Among those most lagging in green technology adoption are organic producers, which have zero tolerance for GMOs, (although fully embracing more volatile methods utilizing nuclear radiation to breed better plants). So, its not entirely clear cut that taking funds from local and organic programs would have a net negative impact on the environment, or that it promotes ‘destructive’ agriculture. 

Do subsidies largely favor the consumption of low quality foods as opposed to healthy fruits and vegetables? Are we propping up the companies that process corn and soy? 

Some people have the impression that healthy supplements in our diets, like fruits and vegetables, are more expensive than processed foods containing staples like corn and soybeans because corn and soybeans are subsidized more heavily than fruits and vegetables. This couldn't be further from the truth. The agronomics, labor, risk, economies of scale, and capital costs associated with fruit and vegetable production make those crops much more expensive than commodities, and have a much larger role on their prices than subsidies.  Eliminating commodity programs would have an insignificant impact at the retail level on staple food prices relative to fruits and vegetables.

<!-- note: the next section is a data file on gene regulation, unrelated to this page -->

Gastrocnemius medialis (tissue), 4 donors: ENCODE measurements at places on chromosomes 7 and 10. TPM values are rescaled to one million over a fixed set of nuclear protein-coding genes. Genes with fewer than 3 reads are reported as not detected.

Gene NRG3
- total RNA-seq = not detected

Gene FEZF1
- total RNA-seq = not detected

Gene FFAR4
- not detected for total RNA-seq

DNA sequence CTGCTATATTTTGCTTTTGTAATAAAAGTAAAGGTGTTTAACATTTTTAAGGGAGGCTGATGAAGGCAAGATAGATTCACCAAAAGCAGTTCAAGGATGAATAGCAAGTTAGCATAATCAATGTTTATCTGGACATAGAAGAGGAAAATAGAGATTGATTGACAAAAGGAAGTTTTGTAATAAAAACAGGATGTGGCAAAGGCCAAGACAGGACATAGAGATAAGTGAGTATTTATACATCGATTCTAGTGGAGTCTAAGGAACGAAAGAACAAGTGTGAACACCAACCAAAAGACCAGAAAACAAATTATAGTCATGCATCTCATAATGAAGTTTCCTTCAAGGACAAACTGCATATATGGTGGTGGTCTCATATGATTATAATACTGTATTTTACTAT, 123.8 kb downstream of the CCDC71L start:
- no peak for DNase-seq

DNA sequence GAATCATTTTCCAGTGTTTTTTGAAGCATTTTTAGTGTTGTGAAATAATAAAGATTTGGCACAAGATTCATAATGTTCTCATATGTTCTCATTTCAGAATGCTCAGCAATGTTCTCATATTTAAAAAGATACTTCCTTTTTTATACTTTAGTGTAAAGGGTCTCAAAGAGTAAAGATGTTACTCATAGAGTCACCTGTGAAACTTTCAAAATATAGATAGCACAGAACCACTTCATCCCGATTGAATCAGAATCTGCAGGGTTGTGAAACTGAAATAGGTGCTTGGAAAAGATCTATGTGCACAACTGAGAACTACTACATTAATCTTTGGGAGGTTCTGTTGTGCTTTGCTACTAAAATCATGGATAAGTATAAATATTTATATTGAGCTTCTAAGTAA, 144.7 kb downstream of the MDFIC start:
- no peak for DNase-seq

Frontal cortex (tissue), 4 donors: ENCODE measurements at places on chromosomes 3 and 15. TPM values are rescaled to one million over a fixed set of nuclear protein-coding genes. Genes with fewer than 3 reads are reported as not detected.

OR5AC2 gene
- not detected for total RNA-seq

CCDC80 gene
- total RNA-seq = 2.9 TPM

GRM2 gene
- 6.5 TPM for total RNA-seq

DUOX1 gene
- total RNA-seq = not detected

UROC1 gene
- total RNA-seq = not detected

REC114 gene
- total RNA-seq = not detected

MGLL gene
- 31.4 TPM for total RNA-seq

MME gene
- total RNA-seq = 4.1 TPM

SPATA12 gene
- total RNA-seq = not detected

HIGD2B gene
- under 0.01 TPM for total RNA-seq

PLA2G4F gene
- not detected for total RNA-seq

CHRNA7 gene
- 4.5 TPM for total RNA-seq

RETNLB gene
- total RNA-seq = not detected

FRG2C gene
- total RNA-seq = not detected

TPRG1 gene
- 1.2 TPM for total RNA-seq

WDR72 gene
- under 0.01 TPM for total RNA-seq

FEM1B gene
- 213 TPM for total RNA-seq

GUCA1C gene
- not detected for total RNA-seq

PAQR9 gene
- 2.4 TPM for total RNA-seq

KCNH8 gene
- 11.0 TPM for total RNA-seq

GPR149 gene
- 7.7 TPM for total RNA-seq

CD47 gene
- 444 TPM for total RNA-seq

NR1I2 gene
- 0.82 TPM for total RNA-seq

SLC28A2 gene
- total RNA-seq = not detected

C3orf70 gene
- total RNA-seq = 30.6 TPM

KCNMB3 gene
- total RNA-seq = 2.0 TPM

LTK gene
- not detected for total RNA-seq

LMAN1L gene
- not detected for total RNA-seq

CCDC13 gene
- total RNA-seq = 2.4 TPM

In fact, most of the research indicates that completely eliminating corn subsidies would reduce corn based food consumption by less than ½ of 1% .

Never mind  the fact that soy is one of the healthiest food products that you can eat, and a large amount of corn ultimately goes to producing healthy, sustainable, and nutritious meat products like lean beef!

The overall impact of completely eliminating U.S. commodity protection and subsidies at the commodity level in terms of total acres produced and commodity prices would also be minimal, as reported by researchers at UC Davis:


 
Eliminating or restructuring the farm bill is not an issue of sustainability or healthy food production. At best it is a size and scope of government debate.  Regardless, if we completely eliminate commodity related programs and subsidies, corn is still king and Monsanto will still continue to sell Roundup and GMO soy as long as the 98% of all U.S. farms that are family farms embrace the benefits of modern sustainable agriculture. At a time when the public is increasingly demanding a more sustainable and healthy food production system, ‘Big Ag’ is delivering.

 

REFERENCES: 
 
See also -  subsidies. 
 
Farm Subsidies and Obesity in the United States
Julian M. Alston, Daniel A. Sumner, and Stephen A. Vosti
Agricultural Resource Economics Update
V. 11 no. Nov/Dec 007
U.C. Davis


Is the Finely Textured Beef Issue Just A Matter of Consumer Preferences?

May 04, 2012

 

By Matt Bogard
 
Previously I made a post entitled ‘Pink Slime: What is Seen and Unseen.’ Having made its way through some social media channels, it has received some interesting comments. A couple common arguments that seem to stand out, not only in my posts, but also in other articles could be generalized as follows: